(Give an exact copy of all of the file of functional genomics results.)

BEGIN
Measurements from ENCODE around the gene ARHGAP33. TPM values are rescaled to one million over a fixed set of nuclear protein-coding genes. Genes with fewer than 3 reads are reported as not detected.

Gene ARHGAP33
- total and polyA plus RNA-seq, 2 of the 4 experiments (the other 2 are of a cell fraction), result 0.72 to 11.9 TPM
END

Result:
Measurements from ENCODE around the gene ARHGAP33. TPM values are rescaled to one million over a fixed set of nuclear protein-coding genes. Genes with fewer than 3 reads are reported as not detected.

Gene ARHGAP33
- total and polyA plus RNA-seq, 2 of the 4 experiments (the other 2 are of a cell fraction), result 0.72 to 11.9 TPM